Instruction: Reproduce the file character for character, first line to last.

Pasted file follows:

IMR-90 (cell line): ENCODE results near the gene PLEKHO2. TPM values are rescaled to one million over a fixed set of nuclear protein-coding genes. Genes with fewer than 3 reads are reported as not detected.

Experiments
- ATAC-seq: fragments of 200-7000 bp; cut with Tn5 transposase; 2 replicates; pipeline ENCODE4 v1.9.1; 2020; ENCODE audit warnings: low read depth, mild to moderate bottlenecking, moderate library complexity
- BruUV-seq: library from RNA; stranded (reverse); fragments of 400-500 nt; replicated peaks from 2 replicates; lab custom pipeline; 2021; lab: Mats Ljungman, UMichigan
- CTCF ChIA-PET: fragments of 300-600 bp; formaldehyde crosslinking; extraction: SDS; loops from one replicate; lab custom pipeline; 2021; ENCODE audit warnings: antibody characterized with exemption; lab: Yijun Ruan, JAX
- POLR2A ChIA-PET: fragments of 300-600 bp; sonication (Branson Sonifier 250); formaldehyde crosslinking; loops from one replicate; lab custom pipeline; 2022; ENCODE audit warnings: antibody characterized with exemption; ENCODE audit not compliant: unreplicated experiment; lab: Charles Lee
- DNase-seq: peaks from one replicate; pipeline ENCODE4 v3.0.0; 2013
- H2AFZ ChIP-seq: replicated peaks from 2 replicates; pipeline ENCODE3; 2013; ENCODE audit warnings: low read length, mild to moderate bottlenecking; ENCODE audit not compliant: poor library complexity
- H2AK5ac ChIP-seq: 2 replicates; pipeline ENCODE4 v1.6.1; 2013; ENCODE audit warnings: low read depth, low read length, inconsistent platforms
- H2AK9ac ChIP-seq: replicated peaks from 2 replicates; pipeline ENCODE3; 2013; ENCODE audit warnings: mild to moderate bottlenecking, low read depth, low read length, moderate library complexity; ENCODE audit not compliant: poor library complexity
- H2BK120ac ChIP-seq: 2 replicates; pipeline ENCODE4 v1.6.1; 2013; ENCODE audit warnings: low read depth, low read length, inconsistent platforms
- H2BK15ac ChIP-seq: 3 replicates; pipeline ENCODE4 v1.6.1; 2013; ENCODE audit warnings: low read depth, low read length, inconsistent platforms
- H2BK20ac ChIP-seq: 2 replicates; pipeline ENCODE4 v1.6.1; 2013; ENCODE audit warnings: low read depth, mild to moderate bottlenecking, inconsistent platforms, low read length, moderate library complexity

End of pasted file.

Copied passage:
IMR-90 (cell line): ENCODE results near the gene PLEKHO2. TPM values are rescaled to one million over a fixed set of nuclear protein-coding genes. Genes with fewer than 3 reads are reported as not detected.

Experiments
- ATAC-seq: fragments of 200-7000 bp; cut with Tn5 transposase; 2 replicates; pipeline ENCODE4 v1.9.1; 2020; ENCODE audit warnings: low read depth, mild to moderate bottlenecking, moderate library complexity
- BruUV-seq: library from RNA; stranded (reverse); fragments of 400-500 nt; replicated peaks from 2 replicates; lab custom pipeline; 2021; lab: Mats Ljungman, UMichigan
- CTCF ChIA-PET: fragments of 300-600 bp; formaldehyde crosslinking; extraction: SDS; loops from one replicate; lab custom pipeline; 2021; ENCODE audit warnings: antibody characterized with exemption; lab: Yijun Ruan, JAX
- POLR2A ChIA-PET: fragments of 300-600 bp; sonication (Branson Sonifier 250); formaldehyde crosslinking; loops from one replicate; lab custom pipeline; 2022; ENCODE audit warnings: antibody characterized with exemption; ENCODE audit not compliant: unreplicated experiment; lab: Charles Lee
- DNase-seq: peaks from one replicate; pipeline ENCODE4 v3.0.0; 2013
- H2AFZ ChIP-seq: replicated peaks from 2 replicates; pipeline ENCODE3; 2013; ENCODE audit warnings: low read length, mild to moderate bottlenecking; ENCODE audit not compliant: poor library complexity
- H2AK5ac ChIP-seq: 2 replicates; pipeline ENCODE4 v1.6.1; 2013; ENCODE audit warnings: low read depth, low read length, inconsistent platforms
- H2AK9ac ChIP-seq: replicated peaks from 2 replicates; pipeline ENCODE3; 2013; ENCODE audit warnings: mild to moderate bottlenecking, low read depth, low read length, moderate library complexity; ENCODE audit not compliant: poor library complexity
- H2BK120ac ChIP-seq: 2 replicates; pipeline ENCODE4 v1.6.1; 2013; ENCODE audit warnings: low read depth, low read length, inconsistent platforms
- H2BK15ac ChIP-seq: 3 replicates; pipeline ENCODE4 v1.6.1; 2013; ENCODE audit warnings: low read depth, low read length, inconsistent platforms
- H2BK20ac ChIP-seq: 2 replicates; pipeline ENCODE4 v1.6.1; 2013; ENCODE audit warnings: low read depth, mild to moderate bottlenecking, inconsistent platforms, low read length, moderate library complexity